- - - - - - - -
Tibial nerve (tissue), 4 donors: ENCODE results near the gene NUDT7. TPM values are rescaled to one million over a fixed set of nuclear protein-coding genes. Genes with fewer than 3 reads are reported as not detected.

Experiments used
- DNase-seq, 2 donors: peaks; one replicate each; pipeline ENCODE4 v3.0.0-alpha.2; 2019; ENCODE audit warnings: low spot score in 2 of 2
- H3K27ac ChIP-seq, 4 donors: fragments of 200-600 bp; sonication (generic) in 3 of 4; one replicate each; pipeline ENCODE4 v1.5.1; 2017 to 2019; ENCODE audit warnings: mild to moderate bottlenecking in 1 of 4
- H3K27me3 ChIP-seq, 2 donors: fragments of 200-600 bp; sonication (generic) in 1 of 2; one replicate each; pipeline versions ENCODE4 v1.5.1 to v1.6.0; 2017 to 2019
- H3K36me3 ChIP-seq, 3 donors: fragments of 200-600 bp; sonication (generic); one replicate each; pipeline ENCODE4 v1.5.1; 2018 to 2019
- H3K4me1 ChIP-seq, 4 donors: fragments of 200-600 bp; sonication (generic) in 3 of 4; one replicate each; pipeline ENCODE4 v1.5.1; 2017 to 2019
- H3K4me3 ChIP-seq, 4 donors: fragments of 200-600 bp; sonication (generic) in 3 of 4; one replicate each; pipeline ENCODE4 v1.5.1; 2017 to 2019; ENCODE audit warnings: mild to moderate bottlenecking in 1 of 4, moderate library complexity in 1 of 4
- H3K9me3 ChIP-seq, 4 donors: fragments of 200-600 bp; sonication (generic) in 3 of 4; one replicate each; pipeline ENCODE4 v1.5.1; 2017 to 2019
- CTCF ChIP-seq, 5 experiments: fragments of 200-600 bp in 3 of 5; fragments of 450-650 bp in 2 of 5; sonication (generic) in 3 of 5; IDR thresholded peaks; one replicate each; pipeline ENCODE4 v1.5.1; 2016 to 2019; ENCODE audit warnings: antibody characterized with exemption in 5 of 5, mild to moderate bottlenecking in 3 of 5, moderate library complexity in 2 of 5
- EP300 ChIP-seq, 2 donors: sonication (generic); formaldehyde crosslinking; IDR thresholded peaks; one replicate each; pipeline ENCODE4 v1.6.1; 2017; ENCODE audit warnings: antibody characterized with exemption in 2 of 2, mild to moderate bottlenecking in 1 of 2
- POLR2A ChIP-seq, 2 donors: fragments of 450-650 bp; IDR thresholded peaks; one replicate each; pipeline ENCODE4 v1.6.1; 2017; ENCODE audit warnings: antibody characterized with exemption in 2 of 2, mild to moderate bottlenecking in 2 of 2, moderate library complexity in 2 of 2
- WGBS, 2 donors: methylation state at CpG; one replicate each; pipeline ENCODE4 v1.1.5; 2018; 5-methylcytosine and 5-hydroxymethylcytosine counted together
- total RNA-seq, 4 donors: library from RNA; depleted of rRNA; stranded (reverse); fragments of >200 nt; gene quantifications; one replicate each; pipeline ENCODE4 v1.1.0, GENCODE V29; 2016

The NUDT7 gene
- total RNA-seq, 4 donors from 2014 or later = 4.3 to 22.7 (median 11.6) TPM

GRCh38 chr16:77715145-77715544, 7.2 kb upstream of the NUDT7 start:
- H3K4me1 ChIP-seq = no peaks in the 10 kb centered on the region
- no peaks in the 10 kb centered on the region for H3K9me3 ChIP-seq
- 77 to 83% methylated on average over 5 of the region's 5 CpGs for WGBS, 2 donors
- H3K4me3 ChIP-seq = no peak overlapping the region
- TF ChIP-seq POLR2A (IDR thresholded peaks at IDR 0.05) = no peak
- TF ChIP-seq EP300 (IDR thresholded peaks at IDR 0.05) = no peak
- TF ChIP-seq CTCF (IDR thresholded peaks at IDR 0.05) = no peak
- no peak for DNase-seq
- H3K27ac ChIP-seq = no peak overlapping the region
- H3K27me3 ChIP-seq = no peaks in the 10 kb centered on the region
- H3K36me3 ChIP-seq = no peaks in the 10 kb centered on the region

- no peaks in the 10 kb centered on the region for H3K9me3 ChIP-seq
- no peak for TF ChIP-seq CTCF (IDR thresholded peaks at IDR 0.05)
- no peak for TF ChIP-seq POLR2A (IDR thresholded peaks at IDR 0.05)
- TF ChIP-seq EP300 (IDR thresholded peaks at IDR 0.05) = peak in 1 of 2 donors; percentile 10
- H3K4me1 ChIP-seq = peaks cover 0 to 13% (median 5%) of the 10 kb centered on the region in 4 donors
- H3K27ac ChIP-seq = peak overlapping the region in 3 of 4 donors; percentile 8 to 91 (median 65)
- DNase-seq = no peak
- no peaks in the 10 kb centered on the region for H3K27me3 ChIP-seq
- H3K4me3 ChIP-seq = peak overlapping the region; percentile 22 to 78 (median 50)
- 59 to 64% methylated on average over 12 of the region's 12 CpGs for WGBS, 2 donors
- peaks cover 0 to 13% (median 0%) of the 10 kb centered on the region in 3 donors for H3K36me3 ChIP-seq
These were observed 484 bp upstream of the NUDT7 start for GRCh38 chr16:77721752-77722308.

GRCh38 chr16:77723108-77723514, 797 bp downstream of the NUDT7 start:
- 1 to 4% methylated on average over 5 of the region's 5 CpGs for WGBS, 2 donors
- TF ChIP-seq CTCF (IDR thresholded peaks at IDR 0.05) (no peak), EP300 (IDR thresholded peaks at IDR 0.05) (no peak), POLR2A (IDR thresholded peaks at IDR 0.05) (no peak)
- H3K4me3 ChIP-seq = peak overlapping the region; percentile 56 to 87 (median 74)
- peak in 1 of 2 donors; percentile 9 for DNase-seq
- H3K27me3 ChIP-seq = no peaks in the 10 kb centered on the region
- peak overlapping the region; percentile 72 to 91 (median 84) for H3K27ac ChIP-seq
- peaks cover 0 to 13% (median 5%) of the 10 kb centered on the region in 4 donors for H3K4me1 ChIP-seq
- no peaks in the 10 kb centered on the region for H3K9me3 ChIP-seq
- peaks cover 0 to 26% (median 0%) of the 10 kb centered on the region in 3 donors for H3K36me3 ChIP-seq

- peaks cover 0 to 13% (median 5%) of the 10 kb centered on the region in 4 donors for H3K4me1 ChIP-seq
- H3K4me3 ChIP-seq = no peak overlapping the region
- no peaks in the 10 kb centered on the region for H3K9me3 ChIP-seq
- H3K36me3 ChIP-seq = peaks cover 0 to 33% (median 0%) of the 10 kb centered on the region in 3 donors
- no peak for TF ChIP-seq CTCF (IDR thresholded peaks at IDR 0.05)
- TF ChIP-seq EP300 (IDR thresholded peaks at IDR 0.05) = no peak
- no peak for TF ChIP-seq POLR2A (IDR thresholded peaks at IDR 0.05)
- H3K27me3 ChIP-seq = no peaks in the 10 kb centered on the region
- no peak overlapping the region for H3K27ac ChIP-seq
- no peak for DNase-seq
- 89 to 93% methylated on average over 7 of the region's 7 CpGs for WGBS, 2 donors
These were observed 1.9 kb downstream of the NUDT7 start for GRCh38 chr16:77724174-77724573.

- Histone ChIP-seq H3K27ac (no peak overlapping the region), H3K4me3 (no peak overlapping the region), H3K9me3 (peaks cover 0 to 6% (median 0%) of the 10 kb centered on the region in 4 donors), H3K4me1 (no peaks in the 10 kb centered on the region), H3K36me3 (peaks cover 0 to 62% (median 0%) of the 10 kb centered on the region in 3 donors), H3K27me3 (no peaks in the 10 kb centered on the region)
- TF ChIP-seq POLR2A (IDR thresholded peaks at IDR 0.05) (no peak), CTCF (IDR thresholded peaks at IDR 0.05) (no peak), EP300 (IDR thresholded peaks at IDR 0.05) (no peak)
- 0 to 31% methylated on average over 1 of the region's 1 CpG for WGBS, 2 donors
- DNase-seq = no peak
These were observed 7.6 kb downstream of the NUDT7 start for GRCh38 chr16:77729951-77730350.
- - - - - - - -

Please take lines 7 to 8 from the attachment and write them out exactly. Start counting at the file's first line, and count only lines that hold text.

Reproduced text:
- H3K4me1 ChIP-seq, 4 donors: fragments of 200-600 bp; sonication (generic) in 3 of 4; one replicate each; pipeline ENCODE4 v1.5.1; 2017 to 2019
- H3K4me3 ChIP-seq, 4 donors: fragments of 200-600 bp; sonication (generic) in 3 of 4; one replicate each; pipeline ENCODE4 v1.5.1; 2017 to 2019; ENCODE audit warnings: mild to moderate bottlenecking in 1 of 4, moderate library complexity in 1 of 4